Auckland Bioengineering Institute


Doctoral and masters research projects

About the doctoral projects


The research projects advertised here cover a wide range of bioengineering research, including the mathematical modelling of the physiology and pathophysiology of organ systems, instrumentation and medical device development, systems biology, biomimetics and software development. Some, but not all of these projects will require a strong undergraduate degree in engineering or applied mathematics.

Funded studentships

The funded studentships include tuition fees of $5,000 per annum plus a stipend of $25,000 per annum. Applications are invited from interested students who are eligible to undertake doctoral study at the University of Auckland.

Ask for more information on these projects


If you have any questions about these projects please contact the named supervisor directly.

For general enquiries please contact:

Dr David Long
Associate Director Postgraduate
Email: bioeng-postgrad-advisor@auckland.ac.nz

Funded PhD projects


The roles of oxygen and shear stress in placental vascular development.

Principal supervisor: Dr Alys Clark - alys.clark@auckland.ac.nz

Understanding maternal and fetal interactions in the early stages of pregnancy is key to understanding the fundamental mechanisms that are responsible for pathological pregnancy. Once the relative influence of the mechanisms proposed to be important in normal remodelling are identified, steps can be made toward appropriate management strategies for pathological pregnancies. This project aims to take a combined experimental and computational approach to understand the mechanisms of placental cell migration and proliferation in pregnancy. The project will involve in vitro assessment of cell migration and proliferation and construction of computational models of these processes to relate in vitro data to in vivo conditions.

Project added: 4 July 2014

 

Biological glass: The molecular and cellular determinations of the optical properties of the ocular lens.

Principal supervisor: Dr Ehsan Vaghefi - e.vaghefi@auckland.ac.nz

Although age-related changes to the optical properties of the ocular lens are the leading causes of refractive error (presbyopia) and blindness (cataract), we know little about how the optical properties of the lens are established and maintained at the molecular and cellular levels. Like any glass lens, our biological lens suffers from inherent refractive error, but being a living tissue it compensates for these errors by overexpressing crystalline proteins to create a gradient of refractive index (GRIN).

It is our hypothesis that differences in crystalline subtype expression and processing combined with lens structure and function generate and maintain the GRIN. We have recently shown that inhibition of lens transport increases lens water content and decreases the GRIN, suggesting the GRIN is actively maintained and that changes in lens physiology will affect overall vision quality.

In this application you will investigate how lens structure and function interact to establish and maintain the GRIN, and how alterations in these mechanisms affect our quality of vision. This will increase our understanding of the underlying molecular and cellular origins of common vision disorders, such as development of myopia in children, the transient refractive changes observed in diabetics and the myopic shift that precedes the onset of age related nuclear cataract.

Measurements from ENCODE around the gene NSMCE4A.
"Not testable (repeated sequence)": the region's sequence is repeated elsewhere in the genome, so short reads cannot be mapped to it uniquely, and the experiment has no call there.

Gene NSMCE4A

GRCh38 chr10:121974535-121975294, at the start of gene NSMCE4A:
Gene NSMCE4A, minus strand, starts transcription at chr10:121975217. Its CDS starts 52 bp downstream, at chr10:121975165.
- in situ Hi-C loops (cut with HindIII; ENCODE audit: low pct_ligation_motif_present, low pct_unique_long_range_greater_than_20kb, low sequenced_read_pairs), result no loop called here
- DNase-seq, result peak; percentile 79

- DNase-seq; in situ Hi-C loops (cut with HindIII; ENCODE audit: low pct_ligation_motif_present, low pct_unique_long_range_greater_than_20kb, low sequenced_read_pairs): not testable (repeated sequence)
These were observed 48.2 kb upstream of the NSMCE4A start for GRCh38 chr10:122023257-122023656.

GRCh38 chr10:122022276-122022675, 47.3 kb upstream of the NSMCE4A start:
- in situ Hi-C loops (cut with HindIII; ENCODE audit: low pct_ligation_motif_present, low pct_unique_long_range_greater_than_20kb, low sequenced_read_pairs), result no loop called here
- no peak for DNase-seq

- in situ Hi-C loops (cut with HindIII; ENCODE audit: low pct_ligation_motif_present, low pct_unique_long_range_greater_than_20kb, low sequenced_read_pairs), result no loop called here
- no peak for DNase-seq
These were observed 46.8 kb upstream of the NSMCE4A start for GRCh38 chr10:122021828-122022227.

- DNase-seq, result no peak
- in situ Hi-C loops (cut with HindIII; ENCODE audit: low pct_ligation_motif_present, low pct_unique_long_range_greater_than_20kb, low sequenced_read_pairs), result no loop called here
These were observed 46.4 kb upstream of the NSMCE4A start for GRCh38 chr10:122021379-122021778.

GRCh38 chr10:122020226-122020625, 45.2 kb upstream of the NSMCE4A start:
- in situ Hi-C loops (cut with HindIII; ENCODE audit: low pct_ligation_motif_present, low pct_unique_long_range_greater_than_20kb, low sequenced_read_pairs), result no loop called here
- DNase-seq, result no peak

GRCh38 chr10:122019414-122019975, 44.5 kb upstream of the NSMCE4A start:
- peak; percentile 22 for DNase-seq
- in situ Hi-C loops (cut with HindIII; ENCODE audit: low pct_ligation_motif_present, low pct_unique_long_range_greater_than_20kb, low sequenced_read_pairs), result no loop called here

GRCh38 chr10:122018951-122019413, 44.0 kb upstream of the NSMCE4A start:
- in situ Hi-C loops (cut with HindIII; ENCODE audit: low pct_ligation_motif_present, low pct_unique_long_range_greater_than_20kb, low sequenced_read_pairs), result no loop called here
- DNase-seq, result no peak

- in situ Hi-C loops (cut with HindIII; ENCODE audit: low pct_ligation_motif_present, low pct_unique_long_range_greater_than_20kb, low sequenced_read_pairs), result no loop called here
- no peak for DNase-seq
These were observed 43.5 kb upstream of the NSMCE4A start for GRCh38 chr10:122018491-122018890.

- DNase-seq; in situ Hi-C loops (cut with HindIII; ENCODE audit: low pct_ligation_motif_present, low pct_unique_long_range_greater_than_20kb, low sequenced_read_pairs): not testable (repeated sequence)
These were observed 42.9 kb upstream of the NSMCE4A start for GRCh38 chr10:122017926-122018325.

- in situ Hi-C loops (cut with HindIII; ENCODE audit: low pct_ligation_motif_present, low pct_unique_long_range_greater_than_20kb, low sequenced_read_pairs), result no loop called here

Project added: 31 March 2014

 

Digital design of therapies to combat age related nuclear cataract

Principal supervisor: Dr Ehsan Vaghefi - e.vaghefi@auckland.ac.nz

Age-Related Nuclear (ARN) cataract is associated with oxidative damage to the lens core and is initiated by an age-dependent deterioration of the lens transport system. In the absence of a blood supply, this system maintains lens homeostasis by delivering nutrients and antioxidants to its core.

In this application, you will facilitate efforts to develop anti-cataract therapies by continuing the development of a 3D computer model of lens structure and function that can predict the effects of aging on the individual components of this lens transport system. To complement this modelling approach, you will use MRI to non-invasively measure water diffusion rates in human lenses.

By feeding these values back into my model, we will be able to determine how lens functionality changes with age, an important first step in the development of therapeutic strategies to combat ARN cataract by up regulating the delivery of protective antioxidants to the core of older lenses.

Project added: 31 March 2014

 

New advances in the understanding of gastrointestinal function

Principal supervisor: Associate Professor Leo Cheng - l.cheng@auckland.ac.nz
Secondary supervisor: Dr Peng Du
Funding: funding is available for multiple students through a number of grants.

This project is part of an established research group involving clinicians at Auckland City Hospital, Middlemore Hospital and physicists/clinicians/food scientists at a number of centres in NZ (Riddet Institute). We have strong collaborations with overseas investigators at the Mayo Clinic, Vanderbilt University, University of Lousville and the University of Birmingham at Alabama.

We seek motivated ME and PhD students in a number of different research areas including:

  • mathematical modelling of gastrointestinal electrophysiology and mechanical function;
  • medical imaging and image processing;
  • instrumentation and experimentation.

These projects range from basic research to clinical translation.